How to Compensate for 3 Early Driving Problems Associated With Dementia

Early in cognitive impairment, a person can experience thinking problems that affect driving, even though driving skills are not yet generally impaired.

1. Disorientation

A sudden sensation of being unsure where you are is an experience that can strike early in dementia. By itself, it's not a reason to give up driving if other skills remain sharp. But disorientation is a big red flag that driving is becoming dangerous, making it wise to consider beginning a transition to driving less.

What helps: Staying calm and gently reorienting the person about the location and purpose of the drive. The sensation is usually fleeting at this stage.

2. Forgetting where the car is parked

SEE ALSO: Find Memory Care Near You

Short-term memory loss means that unless the driver makes a point of noting the car's location, he or she may "blank" on it later. An inability to store new memories is one of the early signs of dementia.

What helps: Leave a notepad in the car so the person with memory loss can jot down the parking location, then put the note in a pocket or purse.

3. Getting lost, even on familiar routes

Driving down a particular road time after time is no guarantee that one day your loved one won't lose track of where he or she is going.

What helps: Use MapQuest or similar mapping software to print out directions, even to familiar locations.

Note: These tactics only work in the earliest stages of dementia. Later, not even these memory crutches will make sense or prevent the person from getting lost. By that time other deficits will also have made driving less safe overall.

about 3 years ago, said...

Very specific suggestions.

over 3 years ago, said...

It showed me how right the doctor was when he said my husband didn't need to drive anymore.I have already seen all of the above !!! He is now in the moderate stage!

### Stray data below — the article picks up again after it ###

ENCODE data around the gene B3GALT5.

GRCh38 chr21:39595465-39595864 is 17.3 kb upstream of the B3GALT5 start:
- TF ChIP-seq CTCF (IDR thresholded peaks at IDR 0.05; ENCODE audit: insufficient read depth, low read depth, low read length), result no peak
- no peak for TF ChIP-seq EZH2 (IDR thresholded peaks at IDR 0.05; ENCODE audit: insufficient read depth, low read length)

over 3 years ago, said...

I do not drive...never have, but think that the global population is in the very beginning stages of individuals who frequently walk having the same capabilities as that of driving an automobile. Disorientation usually causes one to pullover to the side of the road to wait to become more calm or to call for roadside assistance. The same is true of walking...long or short distances. If one needs to stop, do so. A clear head promotes healthy travel.

over 4 years ago, said...

At my husband's stage he would forget he had a note in his pocket to tell him where he parked!!! I know he doesn't really need to be driving and have talked to him about it! He thinks he can drive as good as he ever.If he has to give up his keys he will grieve himself to death!!! Plus if he thought I had anything to do with it he would get really angry with me. I don't think he would hit me but would be very verbal!!!!

almost 5 years ago, said...

I'm having some short-term memory loss and twice in the last year have suddenly not known where I was while stopped at a traffic light. It only took a second or two to realize where I was. I've since been through extensive psychological tests which concluded I am typical of people my age, 75. In my case it turned out to be sleep deprivation. Now I'm on a bi-pap.

about 5 years ago, said...

At this stage, I am not so worried of my dad getting lost. Its what he might say or do when he gets out there. People have a hard time understanding him and he sometimes gets frustrated and is very loud and rude. He is a target to get hurt or taken advantage of.